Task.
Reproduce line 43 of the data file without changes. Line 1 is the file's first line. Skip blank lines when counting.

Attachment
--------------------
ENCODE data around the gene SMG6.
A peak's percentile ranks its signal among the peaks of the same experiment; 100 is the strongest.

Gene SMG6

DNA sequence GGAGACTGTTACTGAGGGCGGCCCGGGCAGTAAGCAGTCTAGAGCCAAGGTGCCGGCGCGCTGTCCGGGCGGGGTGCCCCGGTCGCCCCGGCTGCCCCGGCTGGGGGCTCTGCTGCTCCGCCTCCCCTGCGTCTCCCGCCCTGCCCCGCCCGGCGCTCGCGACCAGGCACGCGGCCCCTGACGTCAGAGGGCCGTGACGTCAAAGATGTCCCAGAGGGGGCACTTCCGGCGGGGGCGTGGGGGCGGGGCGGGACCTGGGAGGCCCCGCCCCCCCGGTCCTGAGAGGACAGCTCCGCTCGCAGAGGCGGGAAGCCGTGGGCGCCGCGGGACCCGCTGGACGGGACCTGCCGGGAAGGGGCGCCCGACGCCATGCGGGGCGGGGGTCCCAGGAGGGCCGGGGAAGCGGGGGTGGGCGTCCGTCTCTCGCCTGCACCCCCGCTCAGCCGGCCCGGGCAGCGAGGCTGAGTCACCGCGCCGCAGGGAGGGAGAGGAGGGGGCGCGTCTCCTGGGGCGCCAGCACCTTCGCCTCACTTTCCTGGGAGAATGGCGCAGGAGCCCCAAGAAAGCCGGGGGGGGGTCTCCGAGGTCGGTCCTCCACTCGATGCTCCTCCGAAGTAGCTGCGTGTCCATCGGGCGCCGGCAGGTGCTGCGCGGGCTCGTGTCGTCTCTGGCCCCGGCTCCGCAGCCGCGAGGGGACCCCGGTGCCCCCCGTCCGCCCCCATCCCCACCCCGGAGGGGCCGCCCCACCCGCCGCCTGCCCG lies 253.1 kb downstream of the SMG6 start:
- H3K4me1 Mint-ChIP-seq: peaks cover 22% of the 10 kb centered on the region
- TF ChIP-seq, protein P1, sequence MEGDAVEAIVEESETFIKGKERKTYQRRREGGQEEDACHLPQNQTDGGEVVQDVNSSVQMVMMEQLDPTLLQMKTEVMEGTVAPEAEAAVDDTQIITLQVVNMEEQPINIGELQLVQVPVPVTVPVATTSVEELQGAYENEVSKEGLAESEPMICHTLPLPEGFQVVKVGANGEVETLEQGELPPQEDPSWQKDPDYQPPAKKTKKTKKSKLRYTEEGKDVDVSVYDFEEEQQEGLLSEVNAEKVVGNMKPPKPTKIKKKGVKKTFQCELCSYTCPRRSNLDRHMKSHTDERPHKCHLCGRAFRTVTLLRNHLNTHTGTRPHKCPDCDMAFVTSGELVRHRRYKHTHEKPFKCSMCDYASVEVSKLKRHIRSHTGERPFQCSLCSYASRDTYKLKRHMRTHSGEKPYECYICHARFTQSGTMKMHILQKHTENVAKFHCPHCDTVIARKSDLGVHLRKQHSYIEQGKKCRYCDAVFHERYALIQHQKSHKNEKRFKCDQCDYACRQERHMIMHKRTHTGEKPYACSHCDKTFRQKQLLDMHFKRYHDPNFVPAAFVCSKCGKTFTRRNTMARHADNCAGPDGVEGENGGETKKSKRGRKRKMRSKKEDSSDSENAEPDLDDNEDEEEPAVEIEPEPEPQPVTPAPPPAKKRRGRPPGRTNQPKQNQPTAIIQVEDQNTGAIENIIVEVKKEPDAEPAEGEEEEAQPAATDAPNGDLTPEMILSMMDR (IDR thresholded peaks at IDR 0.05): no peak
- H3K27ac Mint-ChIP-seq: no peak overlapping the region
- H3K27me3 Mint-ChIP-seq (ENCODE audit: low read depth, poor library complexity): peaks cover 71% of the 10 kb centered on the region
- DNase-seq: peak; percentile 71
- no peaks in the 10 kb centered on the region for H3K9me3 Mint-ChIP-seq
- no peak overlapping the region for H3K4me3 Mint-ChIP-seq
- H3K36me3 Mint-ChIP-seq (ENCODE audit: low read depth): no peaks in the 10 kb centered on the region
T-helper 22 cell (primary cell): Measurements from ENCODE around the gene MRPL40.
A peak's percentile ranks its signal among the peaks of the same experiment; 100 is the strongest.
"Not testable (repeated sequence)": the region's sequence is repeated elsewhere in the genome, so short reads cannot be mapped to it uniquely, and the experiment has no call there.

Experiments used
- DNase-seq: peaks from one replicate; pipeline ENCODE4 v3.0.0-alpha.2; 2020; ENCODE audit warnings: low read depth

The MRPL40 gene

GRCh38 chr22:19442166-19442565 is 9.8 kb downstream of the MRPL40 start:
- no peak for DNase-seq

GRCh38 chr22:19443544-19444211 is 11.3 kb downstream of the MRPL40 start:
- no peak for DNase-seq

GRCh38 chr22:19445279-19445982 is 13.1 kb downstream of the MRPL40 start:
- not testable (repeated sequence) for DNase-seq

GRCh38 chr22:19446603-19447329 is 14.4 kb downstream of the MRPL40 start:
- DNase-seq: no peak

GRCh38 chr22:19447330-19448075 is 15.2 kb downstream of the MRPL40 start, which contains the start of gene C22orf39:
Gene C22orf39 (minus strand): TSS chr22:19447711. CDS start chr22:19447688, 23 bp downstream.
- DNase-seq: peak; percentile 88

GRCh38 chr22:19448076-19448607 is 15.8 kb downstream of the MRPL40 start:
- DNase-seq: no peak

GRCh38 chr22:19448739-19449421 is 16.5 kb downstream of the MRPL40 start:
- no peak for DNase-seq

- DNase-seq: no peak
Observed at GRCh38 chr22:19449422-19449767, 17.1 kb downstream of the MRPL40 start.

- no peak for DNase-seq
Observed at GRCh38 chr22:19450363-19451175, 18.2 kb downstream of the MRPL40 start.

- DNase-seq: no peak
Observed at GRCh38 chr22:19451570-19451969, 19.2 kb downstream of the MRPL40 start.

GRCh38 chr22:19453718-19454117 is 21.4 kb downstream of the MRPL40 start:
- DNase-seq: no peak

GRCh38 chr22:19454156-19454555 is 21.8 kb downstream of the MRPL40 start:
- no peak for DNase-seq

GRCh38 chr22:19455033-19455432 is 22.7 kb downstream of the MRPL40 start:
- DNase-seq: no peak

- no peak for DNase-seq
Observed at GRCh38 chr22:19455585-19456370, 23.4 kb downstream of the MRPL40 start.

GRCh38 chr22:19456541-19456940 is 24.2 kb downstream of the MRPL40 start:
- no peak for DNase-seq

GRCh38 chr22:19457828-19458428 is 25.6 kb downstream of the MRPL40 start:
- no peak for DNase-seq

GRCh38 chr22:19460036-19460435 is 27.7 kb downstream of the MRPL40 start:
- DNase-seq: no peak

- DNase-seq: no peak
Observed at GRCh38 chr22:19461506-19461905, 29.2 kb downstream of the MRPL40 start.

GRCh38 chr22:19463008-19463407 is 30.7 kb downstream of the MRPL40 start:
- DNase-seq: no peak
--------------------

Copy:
- no peak for DNase-seq